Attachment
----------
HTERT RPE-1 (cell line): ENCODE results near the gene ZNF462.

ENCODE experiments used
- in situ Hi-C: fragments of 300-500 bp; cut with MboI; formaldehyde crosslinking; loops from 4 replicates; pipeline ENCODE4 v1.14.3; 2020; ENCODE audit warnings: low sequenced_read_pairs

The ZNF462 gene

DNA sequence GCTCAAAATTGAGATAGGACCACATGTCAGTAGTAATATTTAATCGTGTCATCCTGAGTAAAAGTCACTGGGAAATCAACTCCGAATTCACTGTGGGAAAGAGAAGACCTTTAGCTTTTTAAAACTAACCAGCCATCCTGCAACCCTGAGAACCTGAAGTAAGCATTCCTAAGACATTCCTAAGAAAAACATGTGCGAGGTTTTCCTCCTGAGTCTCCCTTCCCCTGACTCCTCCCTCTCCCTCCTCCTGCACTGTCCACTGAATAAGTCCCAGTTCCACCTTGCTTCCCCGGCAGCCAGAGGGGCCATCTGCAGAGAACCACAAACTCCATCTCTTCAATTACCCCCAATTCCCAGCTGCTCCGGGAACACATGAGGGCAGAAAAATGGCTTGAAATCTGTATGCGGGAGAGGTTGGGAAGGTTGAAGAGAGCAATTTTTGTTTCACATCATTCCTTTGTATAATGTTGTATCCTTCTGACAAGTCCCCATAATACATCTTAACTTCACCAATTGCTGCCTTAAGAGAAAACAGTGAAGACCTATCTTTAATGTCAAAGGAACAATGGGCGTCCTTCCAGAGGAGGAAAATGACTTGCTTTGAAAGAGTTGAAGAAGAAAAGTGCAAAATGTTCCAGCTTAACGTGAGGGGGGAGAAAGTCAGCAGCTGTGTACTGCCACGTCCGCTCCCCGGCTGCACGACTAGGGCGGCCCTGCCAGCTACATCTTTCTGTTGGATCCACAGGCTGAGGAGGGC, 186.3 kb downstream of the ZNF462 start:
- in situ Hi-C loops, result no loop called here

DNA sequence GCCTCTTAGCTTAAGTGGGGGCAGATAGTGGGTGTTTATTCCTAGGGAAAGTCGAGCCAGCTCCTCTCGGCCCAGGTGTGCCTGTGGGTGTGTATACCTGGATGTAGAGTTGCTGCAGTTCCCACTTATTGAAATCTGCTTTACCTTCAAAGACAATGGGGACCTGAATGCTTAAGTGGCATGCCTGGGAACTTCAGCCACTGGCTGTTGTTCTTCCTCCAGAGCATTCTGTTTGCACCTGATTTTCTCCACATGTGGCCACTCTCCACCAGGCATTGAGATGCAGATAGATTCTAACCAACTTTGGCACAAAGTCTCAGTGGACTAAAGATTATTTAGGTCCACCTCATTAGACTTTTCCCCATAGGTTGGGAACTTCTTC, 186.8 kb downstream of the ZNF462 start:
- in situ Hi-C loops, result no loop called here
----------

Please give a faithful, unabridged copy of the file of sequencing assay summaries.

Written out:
HTERT RPE-1 (cell line): ENCODE results near the gene ZNF462.

ENCODE experiments used
- in situ Hi-C: fragments of 300-500 bp; cut with MboI; formaldehyde crosslinking; loops from 4 replicates; pipeline ENCODE4 v1.14.3; 2020; ENCODE audit warnings: low sequenced_read_pairs

The ZNF462 gene

DNA sequence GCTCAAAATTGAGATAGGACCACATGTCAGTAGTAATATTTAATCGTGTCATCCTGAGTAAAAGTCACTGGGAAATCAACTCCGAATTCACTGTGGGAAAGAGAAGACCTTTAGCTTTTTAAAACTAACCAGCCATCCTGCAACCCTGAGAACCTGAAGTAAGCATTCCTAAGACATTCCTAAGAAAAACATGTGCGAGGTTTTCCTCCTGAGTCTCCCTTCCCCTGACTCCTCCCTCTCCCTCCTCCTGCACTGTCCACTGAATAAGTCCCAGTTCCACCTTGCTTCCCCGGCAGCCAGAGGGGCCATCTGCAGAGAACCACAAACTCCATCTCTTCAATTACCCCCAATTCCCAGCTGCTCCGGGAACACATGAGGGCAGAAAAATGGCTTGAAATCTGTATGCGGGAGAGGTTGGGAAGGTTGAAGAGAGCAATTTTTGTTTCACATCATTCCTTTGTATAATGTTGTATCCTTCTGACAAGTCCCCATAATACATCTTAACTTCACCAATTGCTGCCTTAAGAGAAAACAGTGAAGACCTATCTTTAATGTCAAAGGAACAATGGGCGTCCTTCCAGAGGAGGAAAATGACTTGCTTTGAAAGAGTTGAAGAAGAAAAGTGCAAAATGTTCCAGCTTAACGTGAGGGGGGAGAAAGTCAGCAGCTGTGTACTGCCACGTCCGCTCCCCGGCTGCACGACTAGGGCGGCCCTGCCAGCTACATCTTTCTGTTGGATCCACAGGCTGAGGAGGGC, 186.3 kb downstream of the ZNF462 start:
- in situ Hi-C loops, result no loop called here

DNA sequence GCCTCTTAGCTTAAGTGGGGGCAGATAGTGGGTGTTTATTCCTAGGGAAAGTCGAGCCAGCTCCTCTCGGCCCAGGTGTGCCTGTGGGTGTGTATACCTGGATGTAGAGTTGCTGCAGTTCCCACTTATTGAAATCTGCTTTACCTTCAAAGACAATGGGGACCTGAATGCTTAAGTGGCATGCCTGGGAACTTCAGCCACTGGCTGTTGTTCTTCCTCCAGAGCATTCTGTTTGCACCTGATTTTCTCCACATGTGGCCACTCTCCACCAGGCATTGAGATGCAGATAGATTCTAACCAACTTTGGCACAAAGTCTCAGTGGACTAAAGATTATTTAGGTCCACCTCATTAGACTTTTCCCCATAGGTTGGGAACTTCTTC, 186.8 kb downstream of the ZNF462 start:
- in situ Hi-C loops, result no loop called here